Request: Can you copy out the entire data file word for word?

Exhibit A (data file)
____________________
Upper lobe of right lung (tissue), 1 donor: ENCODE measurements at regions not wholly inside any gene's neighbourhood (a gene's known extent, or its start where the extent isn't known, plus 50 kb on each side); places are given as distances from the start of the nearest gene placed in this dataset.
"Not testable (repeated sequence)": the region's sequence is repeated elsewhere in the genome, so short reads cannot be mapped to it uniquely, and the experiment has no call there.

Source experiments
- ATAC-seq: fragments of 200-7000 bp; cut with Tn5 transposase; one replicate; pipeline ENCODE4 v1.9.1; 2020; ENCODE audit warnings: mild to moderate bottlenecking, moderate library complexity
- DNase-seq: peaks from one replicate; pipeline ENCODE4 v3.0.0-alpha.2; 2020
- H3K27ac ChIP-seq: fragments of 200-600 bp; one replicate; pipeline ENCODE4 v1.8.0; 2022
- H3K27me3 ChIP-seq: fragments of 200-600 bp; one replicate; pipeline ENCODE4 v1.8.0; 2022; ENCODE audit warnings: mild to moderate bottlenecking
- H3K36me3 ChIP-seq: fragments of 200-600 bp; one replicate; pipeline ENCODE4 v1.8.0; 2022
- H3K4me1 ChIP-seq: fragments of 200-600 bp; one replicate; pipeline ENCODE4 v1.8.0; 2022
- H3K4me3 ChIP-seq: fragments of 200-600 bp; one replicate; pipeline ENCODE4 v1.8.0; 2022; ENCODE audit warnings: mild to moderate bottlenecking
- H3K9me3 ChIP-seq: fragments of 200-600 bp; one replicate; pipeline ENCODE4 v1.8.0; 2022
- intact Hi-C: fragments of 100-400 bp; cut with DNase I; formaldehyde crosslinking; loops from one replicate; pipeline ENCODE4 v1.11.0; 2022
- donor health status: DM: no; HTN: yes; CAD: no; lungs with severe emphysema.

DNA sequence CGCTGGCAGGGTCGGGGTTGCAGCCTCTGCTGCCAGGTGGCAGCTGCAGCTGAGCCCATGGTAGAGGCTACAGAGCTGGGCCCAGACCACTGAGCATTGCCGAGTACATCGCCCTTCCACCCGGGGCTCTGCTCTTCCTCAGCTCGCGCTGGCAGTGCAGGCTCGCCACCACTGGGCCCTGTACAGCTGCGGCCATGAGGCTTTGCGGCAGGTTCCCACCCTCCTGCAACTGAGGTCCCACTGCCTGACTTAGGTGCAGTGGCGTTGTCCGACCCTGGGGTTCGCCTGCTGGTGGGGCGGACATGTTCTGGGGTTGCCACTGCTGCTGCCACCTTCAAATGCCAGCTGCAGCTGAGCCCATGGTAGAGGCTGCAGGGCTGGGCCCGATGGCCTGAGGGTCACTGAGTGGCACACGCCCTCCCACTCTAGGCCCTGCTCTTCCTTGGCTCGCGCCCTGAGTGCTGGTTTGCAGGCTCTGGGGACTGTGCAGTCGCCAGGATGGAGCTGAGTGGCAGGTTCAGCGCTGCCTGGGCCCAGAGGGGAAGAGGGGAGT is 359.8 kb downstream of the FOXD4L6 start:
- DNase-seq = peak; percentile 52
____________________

Upper lobe of right lung (tissue), 1 donor: ENCODE measurements at regions not wholly inside any gene's neighbourhood (a gene's known extent, or its start where the extent isn't known, plus 50 kb on each side); places are given as distances from the start of the nearest gene placed in this dataset.
"Not testable (repeated sequence)": the region's sequence is repeated elsewhere in the genome, so short reads cannot be mapped to it uniquely, and the experiment has no call there.

Source experiments
- ATAC-seq: fragments of 200-7000 bp; cut with Tn5 transposase; one replicate; pipeline ENCODE4 v1.9.1; 2020; ENCODE audit warnings: mild to moderate bottlenecking, moderate library complexity
- DNase-seq: peaks from one replicate; pipeline ENCODE4 v3.0.0-alpha.2; 2020
- H3K27ac ChIP-seq: fragments of 200-600 bp; one replicate; pipeline ENCODE4 v1.8.0; 2022
- H3K27me3 ChIP-seq: fragments of 200-600 bp; one replicate; pipeline ENCODE4 v1.8.0; 2022; ENCODE audit warnings: mild to moderate bottlenecking
- H3K36me3 ChIP-seq: fragments of 200-600 bp; one replicate; pipeline ENCODE4 v1.8.0; 2022
- H3K4me1 ChIP-seq: fragments of 200-600 bp; one replicate; pipeline ENCODE4 v1.8.0; 2022
- H3K4me3 ChIP-seq: fragments of 200-600 bp; one replicate; pipeline ENCODE4 v1.8.0; 2022; ENCODE audit warnings: mild to moderate bottlenecking
- H3K9me3 ChIP-seq: fragments of 200-600 bp; one replicate; pipeline ENCODE4 v1.8.0; 2022
- intact Hi-C: fragments of 100-400 bp; cut with DNase I; formaldehyde crosslinking; loops from one replicate; pipeline ENCODE4 v1.11.0; 2022
- donor health status: DM: no; HTN: yes; CAD: no; lungs with severe emphysema.

DNA sequence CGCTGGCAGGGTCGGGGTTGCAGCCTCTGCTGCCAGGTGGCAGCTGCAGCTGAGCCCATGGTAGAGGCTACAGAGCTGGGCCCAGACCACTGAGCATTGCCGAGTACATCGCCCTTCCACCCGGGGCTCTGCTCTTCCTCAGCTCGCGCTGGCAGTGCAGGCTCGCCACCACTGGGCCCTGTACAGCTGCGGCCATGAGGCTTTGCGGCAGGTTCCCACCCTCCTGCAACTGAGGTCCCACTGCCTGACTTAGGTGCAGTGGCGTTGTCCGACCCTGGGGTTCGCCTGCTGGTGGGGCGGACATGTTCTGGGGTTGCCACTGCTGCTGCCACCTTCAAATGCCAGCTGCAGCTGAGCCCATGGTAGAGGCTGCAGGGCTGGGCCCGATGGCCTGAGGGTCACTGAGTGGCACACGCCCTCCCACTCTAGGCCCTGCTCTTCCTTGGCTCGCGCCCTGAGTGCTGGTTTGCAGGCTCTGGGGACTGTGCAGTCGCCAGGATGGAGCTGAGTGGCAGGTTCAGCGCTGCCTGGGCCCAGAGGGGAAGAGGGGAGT is 359.8 kb downstream of the FOXD4L6 start:
- DNase-seq = peak; percentile 52